Delete itself showed up in the early sixteenth century from the classical Latin deletus, which means extinction or annihilation. That’s the past participle of the verb delere, which is just to delete, which itself is from delinere, to smudge—to delete was to erase by smudging something. Delinere is a mix of the prefix de-, from or away, and linere, smear or wipe, so yeah. To wipe away is to erase. Somehow that’s from the Proto Indo European slei-, slime or sticky, seriously that’s where we get the word slime from. No, I don’t know how we get from slime to delete. That’s just how it is.
Now let’s look at erase. It showed up in the seventeenth century from the classical Latin erasus, from the verb eradere, erase or scrape off. The e- is from ex-, out [], and radere literally means to shave or scrape, so to erase is to scrape out. Some people think that radere is from the Proto Indo European root red-, to scrape, scratch, or gnaw, but, well, the fact that it would make sense is suspicious. Never trust making sense when it comes to etymology.
Case and point, eradicate. You’d think it would be related to erase, or at the very least rad-. Nope. Not one bit. Eradicate showed up in the early fifteenth century from the classical Latin eradicatus, from the verb eradicare, which means to destroy, uproot, or root out. The e- is from ex- again, though it means out here, and the rest is from radix, root. That one is from the Proto Indo European wrad-, branch or root and is actually the origin word for radish. So yes. Because you root something out, eradicate is more related to radish than erase.
Obliterate showed up in the seventeenth century from the classical Latin obliteratus, from obliterare, to obliterate, efface, or erase. No shocking revelations here. The ob- means against while the rest comes from litteraletter. Okay, may have spoken too soon about there not being any shocking revelations. Apparently there was a Latin phrase, literas scribere, which meant to write across letters—as in over them, striking them through. So because people had to strikethrough letters, we obliterate things.

Tuesday, October 6, 2020

October Goals

It’s October! While I usually love this month, well, it is 2020. Although I suppose I am living each day in growing terror as the election nears. That’s not really a fun terror, though.
Ugh, let’s focus on something less awful.
September Goals
1. Work on word usage. I overuse an embarrassing amount of words and phrases.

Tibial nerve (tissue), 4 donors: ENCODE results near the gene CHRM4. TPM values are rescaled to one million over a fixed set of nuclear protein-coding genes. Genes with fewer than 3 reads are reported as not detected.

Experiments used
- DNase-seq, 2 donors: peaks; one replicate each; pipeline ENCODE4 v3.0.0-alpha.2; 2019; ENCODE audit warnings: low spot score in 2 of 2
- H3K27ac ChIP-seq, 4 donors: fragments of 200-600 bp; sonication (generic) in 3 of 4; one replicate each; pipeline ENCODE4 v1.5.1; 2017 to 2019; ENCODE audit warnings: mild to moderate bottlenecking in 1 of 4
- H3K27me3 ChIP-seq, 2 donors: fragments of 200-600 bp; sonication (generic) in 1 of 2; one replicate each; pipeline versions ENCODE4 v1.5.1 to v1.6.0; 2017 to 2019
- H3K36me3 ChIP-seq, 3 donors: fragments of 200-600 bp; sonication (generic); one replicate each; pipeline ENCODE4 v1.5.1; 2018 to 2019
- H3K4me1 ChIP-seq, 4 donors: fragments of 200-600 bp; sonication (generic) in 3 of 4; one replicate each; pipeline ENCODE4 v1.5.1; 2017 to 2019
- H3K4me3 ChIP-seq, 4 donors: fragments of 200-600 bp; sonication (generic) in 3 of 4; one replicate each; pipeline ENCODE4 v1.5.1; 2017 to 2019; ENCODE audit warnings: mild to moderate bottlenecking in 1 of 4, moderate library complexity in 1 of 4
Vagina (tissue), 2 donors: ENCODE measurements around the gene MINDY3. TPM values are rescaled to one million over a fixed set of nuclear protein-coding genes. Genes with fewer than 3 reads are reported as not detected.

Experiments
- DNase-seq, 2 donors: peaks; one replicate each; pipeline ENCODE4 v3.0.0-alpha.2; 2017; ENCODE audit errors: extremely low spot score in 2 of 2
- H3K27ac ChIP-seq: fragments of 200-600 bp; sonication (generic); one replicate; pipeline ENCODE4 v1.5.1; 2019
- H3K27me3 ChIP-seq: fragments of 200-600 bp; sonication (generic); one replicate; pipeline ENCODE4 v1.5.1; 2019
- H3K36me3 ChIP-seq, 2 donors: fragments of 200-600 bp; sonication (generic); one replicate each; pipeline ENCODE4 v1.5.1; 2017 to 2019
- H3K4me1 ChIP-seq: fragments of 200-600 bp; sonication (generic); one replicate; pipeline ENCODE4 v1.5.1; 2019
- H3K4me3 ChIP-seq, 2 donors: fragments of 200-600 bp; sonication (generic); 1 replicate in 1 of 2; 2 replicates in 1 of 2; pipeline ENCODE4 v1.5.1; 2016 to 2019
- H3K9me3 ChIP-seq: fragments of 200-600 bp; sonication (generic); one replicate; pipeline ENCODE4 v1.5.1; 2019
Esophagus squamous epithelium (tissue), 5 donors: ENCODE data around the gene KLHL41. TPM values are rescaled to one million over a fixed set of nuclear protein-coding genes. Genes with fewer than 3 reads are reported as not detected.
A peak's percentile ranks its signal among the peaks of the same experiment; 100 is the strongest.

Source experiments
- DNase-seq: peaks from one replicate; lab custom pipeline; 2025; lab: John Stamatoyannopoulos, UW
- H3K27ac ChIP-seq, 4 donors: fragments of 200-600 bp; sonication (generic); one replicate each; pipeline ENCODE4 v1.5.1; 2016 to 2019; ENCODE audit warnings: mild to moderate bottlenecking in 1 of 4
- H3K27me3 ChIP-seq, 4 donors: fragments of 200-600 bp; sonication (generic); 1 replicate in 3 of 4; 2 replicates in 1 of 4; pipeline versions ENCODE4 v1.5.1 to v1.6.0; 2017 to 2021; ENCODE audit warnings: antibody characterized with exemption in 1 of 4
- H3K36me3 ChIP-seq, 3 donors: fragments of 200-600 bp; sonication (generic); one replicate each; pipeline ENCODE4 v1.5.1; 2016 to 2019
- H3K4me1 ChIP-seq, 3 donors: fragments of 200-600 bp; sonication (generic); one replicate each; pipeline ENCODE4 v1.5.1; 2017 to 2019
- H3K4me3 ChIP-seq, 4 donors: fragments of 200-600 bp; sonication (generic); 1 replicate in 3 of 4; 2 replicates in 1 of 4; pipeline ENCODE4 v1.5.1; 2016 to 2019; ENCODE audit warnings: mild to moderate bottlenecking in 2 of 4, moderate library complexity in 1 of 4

There are still a bunch left, but at least I did something.
2. Get WIP beta reader ready.
It’s pretty there. Probably as close as it’s going to get, anyway.
3. Look back on the last ten years because holy crap, that’s how long I’ve been blogging.
If it was any year but 2020, this probably would have been a lot more interesting to do.
And that’s that. I did a lot of what I set out to do, but could have done better. It was kind of a tiring month to exist in. So what should I do this month…
October Goals
1. Find some beta readers for my latest WIP. I hope some of my friends are still available.
2. Update my blog’s etymology page. I really should have done this last month!
3. Work on something. Anything.
Here’s hoping October is successful and not a nightmare reaching its pinnacle. What do you want to do this month?

Saturday, October 3, 2020

A Massacre, That’s What

I really wish I was making this up.
I suppose a cat could be involved, but it’s still weird that I keep finding more and more cricket bodies in one particular room. The current record is eight in one day. Ugh.

Thursday, October 1, 2020

Language of Confusion: Darkness

EDIT: I think I fixed whatever was causing that weird overlapping, but as I have no idea what caused it in the first place, I don’t know how to keep it from coming back. And this is why I hate New Blogger.

Darkness is kind of spooky, right?

Dark comes from the Middle English derk, from the Old English deorc, which is pretty much just dark, in both the same literal and figurative sense we use it. It was also pronounced as it was spelled, and frankly I’m disappointed that we don’t still pronounce it like “dee-ork” because that seems hilarious. Anyway, deorc is from the Proto Germanic derkaz, but no one knows where that one came from. Anyone else disappointed in having to say plain old dark when we could be saying derkaz?
Shadow comes from the Old English sceadwe/sceaduwe, which meant shadow and in spite of the ridiculous spelling was pronounced the same, too. Shade is obviously from the same place, though it came about on a different journey. It comes from the Middle English schade and Old English sceadu, which was pronounced “shadu”. Basically, shade used to have the u sound shadow does, but they dropped it for some reason. I guess that does make things less confusing. Anyway, sceadu (and thus sceadwe) are from the Proto Germanic skadwaz, from the Proto Indo European skot-wo- or skoto-, dark or shade. I guess that means that shade used to be pronounced with a k sound!
Next, gloom showed up in the late sixteenth century, and it’s actually Scottish in origin—I think they mean Scottish English rather than Gaelic here. It’s not actually known where it comes from. It might be an unknown Old English word, or Scandinavian, or from the Middle Low German glum, which meant turbid. You might be thinking “Oh, that sounds like glum, are they related?” And I’d be asking why you expect some kind of sensible answer. Glum showed up in the mid sixteenth century, so before gloom, and is from the Middle English gloumen, become dark. That word might be influenced—only influenced—by the Middle Low German glum, but it also might not be. Frigging words, man.
Finally today, dim comes from the Old English dimm, so dim with an extra m. It comes from the Proto Germanic dimbaz, and… nowhere else, apparently. Dim does not exist outside of Germanic languages. It just apparently showed up a thousand-ish years ago.
Man, I suppose it’s fitting that all the dark words are so obscure, but still. Weird.
Online Etymology Dictionary
University of Texas at Austin Linguistic Research Center
University of Texas at San Antonio’s page on Proto Indo European language
University of Texas at Arlington
Tony Jebson’s page on the Origins of Old English
Old English-English Dictionary
Corpus of Historical Low German